Development of a natural drug 'mimic' derived from dendritic cells that activate latent HIV-1 and potentially could cure infected patients

Development of a natural drug 'mimic' derived from dendritic cells that activate latent HIV-1 and potentially could cure infected patients

Project

HIV-1 can infect cells from the immune system without producing new viruses. These cells form a life-long existing viral reservoir that can not be eradicated with the current therapy. Spontaneuos virus activation of this latent HIV-1 reservoir neccesitates constant use of medication to actively suppress virus replication. This reservoir could be eradicated from pateints, if a drug is available that could activate latent HIV-1, while virus dissemmination is controlled with HAART. However, despite masive effort no effective anti-latency drug or compound is developed. We have identified a natural protein derived from dendritic cells that can activate latent HIV-1. In this project we aim to design and produce a mimic of that protein to ultimately eradicate the latent viral reservoir in patients.

Project details

Time frame
30 September 2017 - 31 August 2018
Budget
€ 75,000
Active in
Netherlands

Objectives

This project aims to find an effective LRA to reduce the latent HIV-1 reservoir. Current therapy in the form of HAART is effective in blocking HIV-1 replication. Treatment, however, cannot eradicate the latent HIV-1 reservoir formed in the early acute and chronic infection phase of disease progression. Eradication of the latent reservoir with an LRA combined with therapy could possibly result in cure from HIV-1. If the dLRA investigated in this project has an effect on the size of the latent reservoir, patients could be cured or the use of medication could be reduced.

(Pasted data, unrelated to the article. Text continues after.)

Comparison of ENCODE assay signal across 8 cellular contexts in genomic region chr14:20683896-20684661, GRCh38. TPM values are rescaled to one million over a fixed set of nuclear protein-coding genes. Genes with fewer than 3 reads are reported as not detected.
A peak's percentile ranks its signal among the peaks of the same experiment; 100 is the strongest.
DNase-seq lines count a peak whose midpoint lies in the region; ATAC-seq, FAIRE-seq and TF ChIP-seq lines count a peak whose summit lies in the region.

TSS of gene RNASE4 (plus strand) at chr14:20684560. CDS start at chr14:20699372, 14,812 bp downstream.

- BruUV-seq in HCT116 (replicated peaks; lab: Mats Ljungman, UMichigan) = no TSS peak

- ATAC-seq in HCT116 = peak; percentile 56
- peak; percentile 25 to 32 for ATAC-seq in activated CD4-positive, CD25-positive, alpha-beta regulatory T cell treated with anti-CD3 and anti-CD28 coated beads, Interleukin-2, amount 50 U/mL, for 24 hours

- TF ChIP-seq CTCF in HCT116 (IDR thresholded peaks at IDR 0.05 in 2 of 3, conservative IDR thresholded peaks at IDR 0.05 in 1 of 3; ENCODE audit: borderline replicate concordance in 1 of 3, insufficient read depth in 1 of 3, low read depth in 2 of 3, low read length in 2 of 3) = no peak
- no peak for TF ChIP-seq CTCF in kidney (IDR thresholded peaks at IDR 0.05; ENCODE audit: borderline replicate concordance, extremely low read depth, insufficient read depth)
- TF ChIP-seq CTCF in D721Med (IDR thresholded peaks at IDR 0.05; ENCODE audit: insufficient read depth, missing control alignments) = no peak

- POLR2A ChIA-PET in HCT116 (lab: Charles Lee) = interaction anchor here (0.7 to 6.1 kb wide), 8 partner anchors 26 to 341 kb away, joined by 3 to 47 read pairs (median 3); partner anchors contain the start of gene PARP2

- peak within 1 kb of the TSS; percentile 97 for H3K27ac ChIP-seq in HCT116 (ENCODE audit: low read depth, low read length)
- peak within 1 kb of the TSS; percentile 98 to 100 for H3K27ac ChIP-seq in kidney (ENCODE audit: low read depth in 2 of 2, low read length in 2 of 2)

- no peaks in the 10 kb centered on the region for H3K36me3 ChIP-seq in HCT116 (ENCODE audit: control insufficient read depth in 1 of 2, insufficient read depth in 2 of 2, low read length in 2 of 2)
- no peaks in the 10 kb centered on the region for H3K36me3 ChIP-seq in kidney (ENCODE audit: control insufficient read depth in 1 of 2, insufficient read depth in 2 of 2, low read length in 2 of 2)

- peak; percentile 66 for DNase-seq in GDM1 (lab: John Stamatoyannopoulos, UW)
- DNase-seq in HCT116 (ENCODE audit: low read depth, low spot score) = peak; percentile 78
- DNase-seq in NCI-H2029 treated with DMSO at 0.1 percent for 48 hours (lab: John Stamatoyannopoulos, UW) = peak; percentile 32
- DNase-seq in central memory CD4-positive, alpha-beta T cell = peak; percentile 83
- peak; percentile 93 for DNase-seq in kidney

Community groups

The nature of this project is fundamental research. Neverthess, those that are infected with HIV-1 could benefit by the finding. All HIV-1 infected individuals that are on successful therapy could use the dLRA to reduce their latent viral reservoir.

Background

Currently developed LRAs are PKC pathway inducers, HDAC inhibitors or PTEN modulators. Some of these LRAs activate the virus in latently infected cells or cell lines, but treatment of patients with these LRAs does not have a positive effect on reduction of the latent viral reservoir. Dendritic cells are able to secrete a natural dLRA that reverts HIV-1 latency by other means. The activity of the dLRA is not dependent on PKC activation or the chromatin acetylation state as induced by HDAC inhibitors. With mass spectrometry and antibody depletion experiments we have identified the soluble dLRA derived from dendritic cells.

Treatment of HIV-1 infected patients with HAART effectively blocks virus replication, but viral reservoirs that contain latent HIV-1 are not eradicated. Spontaneous activation of virus replication from this latent reservoir can occur, which necessitates life-long adherence of therapy. Therapy adherence has to be strong, while side effects and costs are high for patients. Especially in developing countries accessibility of life-long therapy and high medicine cost render successful therapy an enormous challenge. Eradicating latent viral reservoirs with a powerful LRA in combination with therapy could lead to a functional or complete cure, which would reduce the discomforts of patients.

Goals

A cure for HIV
100%
Contributed within this project

Partners

Other projects within the programme

The FIND study: core-needle biopsies to detect the hidden HIV reservoirs in hard-to-reach tissue compartments of well-controlled and uncontrolled HIV-patients

The major obstacle to an HIV cure is the presence of a persistent viral reservoi...

A costimulatory power-boost for HIV-specific T-cells through GITR activation

People infected with HIV have nowadays almost the average life expectancy of the...

2016 RfP - Scientific Research High Risk, High Gain

This project is part of 2016 RfP - Scientific Research High Risk, High Gain

Aidsfonds.org uses cookies to offer the best website experience possible and to anonymously analyze website behaviour. More information.